tDAR Logo tDAR digital antiquity

Testing Predictions from the Hunter-Gatherer Hypothesis - 1: Sex Differences in the Motor Control of Hand and Arm

Author(s): Geoff Sanders ; Tom Walsh

Year: 2007

» Downloads & Basic Metadata

Summary

J. Whittaker: HGH = sex differences in task performance arose from natural selection favoring hunting-related skills in men and gathering related skills in women. Men should do better at throwing (arm muscles) and visual input from afar, women better at visual input from close, and fine hand manipulations. Test with computer cursor tracking test using hand or arm alone, and ball throwing and peg-board tests and find as predicted males do better with throwing and arms, females with hands and pegs. These tests correlate with non-motor word association test favoring females, and mental rotation test favoring males.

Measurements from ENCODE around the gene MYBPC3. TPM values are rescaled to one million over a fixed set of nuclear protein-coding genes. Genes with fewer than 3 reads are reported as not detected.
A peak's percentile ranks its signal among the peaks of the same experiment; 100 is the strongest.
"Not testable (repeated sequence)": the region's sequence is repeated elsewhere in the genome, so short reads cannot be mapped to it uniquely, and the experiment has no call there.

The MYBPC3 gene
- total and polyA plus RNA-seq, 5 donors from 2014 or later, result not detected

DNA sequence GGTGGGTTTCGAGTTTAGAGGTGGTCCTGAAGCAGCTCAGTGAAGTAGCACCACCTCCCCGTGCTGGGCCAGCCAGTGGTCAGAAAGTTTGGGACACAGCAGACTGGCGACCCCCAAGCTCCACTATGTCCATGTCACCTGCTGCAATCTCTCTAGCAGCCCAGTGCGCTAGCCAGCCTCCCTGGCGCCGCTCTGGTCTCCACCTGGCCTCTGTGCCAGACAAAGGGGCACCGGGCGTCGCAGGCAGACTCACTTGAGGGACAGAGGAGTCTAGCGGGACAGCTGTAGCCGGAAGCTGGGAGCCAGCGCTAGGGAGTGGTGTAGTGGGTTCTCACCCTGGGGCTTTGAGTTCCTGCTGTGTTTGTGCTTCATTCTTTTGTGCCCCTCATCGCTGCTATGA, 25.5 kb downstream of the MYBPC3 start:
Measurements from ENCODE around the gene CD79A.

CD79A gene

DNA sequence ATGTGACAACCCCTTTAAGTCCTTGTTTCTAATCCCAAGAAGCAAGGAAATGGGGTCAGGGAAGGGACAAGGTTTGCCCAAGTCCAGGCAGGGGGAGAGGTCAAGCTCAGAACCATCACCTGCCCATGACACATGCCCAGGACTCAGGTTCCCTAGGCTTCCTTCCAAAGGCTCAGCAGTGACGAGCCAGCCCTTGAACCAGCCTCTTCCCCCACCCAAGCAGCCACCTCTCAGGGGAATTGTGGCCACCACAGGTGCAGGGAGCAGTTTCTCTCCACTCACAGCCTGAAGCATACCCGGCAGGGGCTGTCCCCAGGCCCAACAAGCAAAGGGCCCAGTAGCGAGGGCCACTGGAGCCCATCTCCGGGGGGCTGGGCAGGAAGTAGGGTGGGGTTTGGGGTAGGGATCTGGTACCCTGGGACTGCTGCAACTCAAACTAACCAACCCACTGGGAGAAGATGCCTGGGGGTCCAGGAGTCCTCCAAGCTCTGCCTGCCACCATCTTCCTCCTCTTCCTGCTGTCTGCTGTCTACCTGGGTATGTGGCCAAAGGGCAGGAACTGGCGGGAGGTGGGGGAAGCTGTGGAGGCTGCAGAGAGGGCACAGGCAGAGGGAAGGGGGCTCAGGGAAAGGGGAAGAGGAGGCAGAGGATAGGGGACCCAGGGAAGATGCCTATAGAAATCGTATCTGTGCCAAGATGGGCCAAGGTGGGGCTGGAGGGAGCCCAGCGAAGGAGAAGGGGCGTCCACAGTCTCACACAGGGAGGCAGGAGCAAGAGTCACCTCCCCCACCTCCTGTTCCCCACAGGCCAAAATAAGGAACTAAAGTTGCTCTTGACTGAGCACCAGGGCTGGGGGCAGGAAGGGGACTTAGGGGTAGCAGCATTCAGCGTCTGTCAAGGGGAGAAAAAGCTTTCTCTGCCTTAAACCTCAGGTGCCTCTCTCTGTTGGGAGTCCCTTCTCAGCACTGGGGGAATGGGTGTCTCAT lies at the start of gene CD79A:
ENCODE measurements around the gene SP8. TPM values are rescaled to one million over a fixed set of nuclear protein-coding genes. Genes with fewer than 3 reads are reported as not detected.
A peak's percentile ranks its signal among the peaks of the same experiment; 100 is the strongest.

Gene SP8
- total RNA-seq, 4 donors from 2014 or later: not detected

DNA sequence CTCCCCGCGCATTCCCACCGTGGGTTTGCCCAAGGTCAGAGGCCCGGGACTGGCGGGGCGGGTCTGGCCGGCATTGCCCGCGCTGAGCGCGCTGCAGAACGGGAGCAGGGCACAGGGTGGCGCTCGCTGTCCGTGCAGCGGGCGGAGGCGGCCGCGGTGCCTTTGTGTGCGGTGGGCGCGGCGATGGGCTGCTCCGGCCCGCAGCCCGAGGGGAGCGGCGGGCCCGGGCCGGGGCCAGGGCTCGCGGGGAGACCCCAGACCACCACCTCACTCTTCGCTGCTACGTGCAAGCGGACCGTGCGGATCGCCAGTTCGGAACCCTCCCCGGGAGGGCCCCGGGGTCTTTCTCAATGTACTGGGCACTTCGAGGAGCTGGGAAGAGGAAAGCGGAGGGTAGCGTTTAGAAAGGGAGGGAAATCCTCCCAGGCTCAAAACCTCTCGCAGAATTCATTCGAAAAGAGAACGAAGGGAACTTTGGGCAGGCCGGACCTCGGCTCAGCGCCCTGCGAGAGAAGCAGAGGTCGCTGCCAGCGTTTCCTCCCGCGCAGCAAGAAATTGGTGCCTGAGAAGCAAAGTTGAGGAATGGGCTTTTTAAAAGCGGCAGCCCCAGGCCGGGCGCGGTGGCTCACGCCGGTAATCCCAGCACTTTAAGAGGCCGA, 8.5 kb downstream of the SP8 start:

This Resource is Part of the Following Collections


Cite this Record

Testing Predictions from the Hunter-Gatherer Hypothesis - 1: Sex Differences in the Motor Control of Hand and Arm. Geoff Sanders, Tom Walsh. Evolutionary Psychology. 5 (3): 653-665. 2007 ( tDAR id: 423431)


Keywords

General
Atlatl Gender Hunting Weapon

Temporal Keywords
Palaeolithic


Individual & Institutional Roles

Contact(s): EXARC Experimental Archaeology Collection Manager


Record Identifiers

ExArc Id(s): 10243

Notes

Rights & Attribution: The information in this record was originally compiled by Dr. Roeland Paardekooper, EXARC Director.


Arizona State University The Andrew W. Mellon Foundation National Science Foundation National Endowment for the Humanities Society for American Archaeology Archaeological Institute of America